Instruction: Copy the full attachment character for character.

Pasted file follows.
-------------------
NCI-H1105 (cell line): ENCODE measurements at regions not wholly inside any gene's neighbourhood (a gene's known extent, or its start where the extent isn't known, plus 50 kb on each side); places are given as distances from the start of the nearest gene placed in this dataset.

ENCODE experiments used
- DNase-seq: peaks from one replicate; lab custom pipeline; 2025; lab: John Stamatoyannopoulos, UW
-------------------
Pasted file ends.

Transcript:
NCI-H1105 (cell line): ENCODE measurements at regions not wholly inside any gene's neighbourhood (a gene's known extent, or its start where the extent isn't known, plus 50 kb on each side); places are given as distances from the start of the nearest gene placed in this dataset.

ENCODE experiments used
- DNase-seq: peaks from one replicate; lab custom pipeline; 2025; lab: John Stamatoyannopoulos, UW